There is no consistent evidence that concurrent use of aspirin mitigates the increased risk of serious CV thrombotic events associated with NSAID use. The concurrent use of aspirin and an NSAID, such as meloxicam, increases the risk of serious gastrointestinal (GI) events [see Warnings and Precautions (5.2) ].
Status Post Coronary Artery Bypass Graft (CABG) Surgery
Two large, controlled clinical trials of a COX-2 selective NSAID for the treatment of pain in the first 10 to 14 days following CABG surgery found an increased incidence of myocardial infarction and stroke. NSAIDs are contraindicated in the setting of CABG [see Contraindications (4) ].
Observational studies conducted in the Danish National Registry have demonstrated that patients treated with NSAIDs in the post-MI period were at increased risk of reinfarction, CV-related death, and all-cause mortality beginning in the first week of treatment. In this same cohort, the incidence of death in the first year post-MI was 20 per 100 person years in NSAID-treated patients compared to 12 per 100 person years in non-NSAID exposed patients. Although the absolute rate of death declined somewhat after the first year post-MI, the increased relative risk of death in NSAID users persisted over at least the next four years of follow-up.
Avoid the use of meloxicam capsules in patients with a recent MI unless the benefits are expected to outweigh the risk of recurrent CV thrombotic events. If meloxicam capsules are used in patients with a recent MI, monitor patients for signs of cardiac ischemia.
NSAIDs, including meloxicam, cause serious gastrointestinal (GI) adverse events including inflammation, bleeding, ulceration, and perforation of the esophagus, stomach, small intestine, or large intestine, which can be fatal. These serious adverse events can occur at any time, with or without warning symptoms, in patients treated with meloxicam capsules. Only one in five patients who develop a serious upper GI adverse event on NSAID therapy is symptomatic. Upper GI ulcers, gross bleeding, or perforation caused by NSAIDs occurred in approximately 1% of patients treated for 3 to 6 months, and in about 2% to 4% of patients treated for one year. However, even short-term NSAID therapy is not without risk.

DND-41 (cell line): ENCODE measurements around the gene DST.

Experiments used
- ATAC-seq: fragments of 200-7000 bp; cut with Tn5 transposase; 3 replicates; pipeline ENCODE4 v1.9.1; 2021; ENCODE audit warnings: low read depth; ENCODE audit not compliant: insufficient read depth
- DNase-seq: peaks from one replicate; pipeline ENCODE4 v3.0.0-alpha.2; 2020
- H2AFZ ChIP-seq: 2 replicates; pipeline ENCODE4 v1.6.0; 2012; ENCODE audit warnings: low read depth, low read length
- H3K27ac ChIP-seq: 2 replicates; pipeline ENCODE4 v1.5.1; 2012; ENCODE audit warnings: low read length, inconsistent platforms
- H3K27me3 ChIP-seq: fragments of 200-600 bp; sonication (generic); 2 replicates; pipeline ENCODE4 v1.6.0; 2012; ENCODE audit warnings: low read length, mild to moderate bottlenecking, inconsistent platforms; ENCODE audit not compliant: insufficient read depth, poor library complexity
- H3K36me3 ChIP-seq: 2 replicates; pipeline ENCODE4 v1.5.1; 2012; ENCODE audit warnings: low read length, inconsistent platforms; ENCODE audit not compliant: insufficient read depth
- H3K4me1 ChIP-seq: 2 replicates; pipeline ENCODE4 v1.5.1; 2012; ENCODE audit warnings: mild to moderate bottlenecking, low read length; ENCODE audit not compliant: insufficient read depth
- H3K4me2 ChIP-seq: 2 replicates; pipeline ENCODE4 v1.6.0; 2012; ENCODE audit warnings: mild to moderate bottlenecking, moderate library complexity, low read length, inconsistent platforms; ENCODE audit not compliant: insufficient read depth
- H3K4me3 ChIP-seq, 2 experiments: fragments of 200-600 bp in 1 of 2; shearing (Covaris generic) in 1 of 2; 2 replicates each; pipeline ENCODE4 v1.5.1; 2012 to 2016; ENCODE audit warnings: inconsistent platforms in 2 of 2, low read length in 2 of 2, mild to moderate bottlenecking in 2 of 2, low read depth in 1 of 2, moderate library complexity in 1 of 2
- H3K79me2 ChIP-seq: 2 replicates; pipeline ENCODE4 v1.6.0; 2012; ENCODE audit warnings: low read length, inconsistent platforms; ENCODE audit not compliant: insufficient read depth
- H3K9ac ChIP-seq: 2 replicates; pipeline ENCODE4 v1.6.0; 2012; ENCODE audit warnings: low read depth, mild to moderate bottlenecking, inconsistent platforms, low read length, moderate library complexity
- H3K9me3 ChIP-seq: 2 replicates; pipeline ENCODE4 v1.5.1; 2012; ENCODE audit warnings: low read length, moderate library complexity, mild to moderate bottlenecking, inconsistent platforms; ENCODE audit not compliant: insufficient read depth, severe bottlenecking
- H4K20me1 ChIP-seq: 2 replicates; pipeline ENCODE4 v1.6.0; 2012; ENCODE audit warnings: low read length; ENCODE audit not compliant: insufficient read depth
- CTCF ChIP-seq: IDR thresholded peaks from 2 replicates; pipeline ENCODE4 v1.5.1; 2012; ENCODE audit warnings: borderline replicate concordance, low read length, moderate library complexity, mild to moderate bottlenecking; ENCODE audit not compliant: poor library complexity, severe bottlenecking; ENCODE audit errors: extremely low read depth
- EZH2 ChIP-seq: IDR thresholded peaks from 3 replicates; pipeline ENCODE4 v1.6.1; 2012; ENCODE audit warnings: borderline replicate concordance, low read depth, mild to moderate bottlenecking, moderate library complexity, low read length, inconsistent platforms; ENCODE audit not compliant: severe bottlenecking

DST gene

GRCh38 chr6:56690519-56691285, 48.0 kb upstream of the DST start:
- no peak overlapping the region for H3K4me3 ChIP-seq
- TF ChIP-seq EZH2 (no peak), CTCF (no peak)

Risk Factors for GI Bleeding, Ulceration, and Perforation
Patients with a prior history of peptic ulcer disease and/or GI bleeding who used NSAIDs had a greater than 10-fold increased risk for developing a GI bleed compared to patients without these risk factors. Other factors that increase the risk for GI bleeding in patients treated with NSAIDs include longer duration of NSAID therapy; concomitant use of oral corticosteroids, aspirin, anticoagulants, or selective serotonin reuptake inhibitors (SSRIs); smoking; use of alcohol; older age; and poor general health status. Most postmarketing reports of fatal GI events occurred in elderly or debilitated patients. Additionally, patients with advanced liver disease and/or coagulopathy are at increased risk for GI bleeding.
Strategies to Minimize the GI Risks in NSAID-treated patients
• Use the lowest effective dosage for the shortest possible duration.
• Avoid administration of more than one NSAID at a time.
• Avoid use in patients at higher risk unless benefits are expected to outweigh the increased risk of bleeding. For high risk patients, as well as those with active GI bleeding, consider alternate therapies other than NSAIDs.
• Remain alert for signs and symptoms of GI ulceration and bleeding during NSAID therapy.
• If a serious GI adverse event is suspected, promptly initiate evaluation and treatment, and discontinue meloxicam capsules until a serious GI adverse event is ruled out.
• In the setting of concomitant use of low-dose aspirin for cardiac prophylaxis, monitor patients more closely for evidence of GI bleeding [see Drug Interactions (7) ].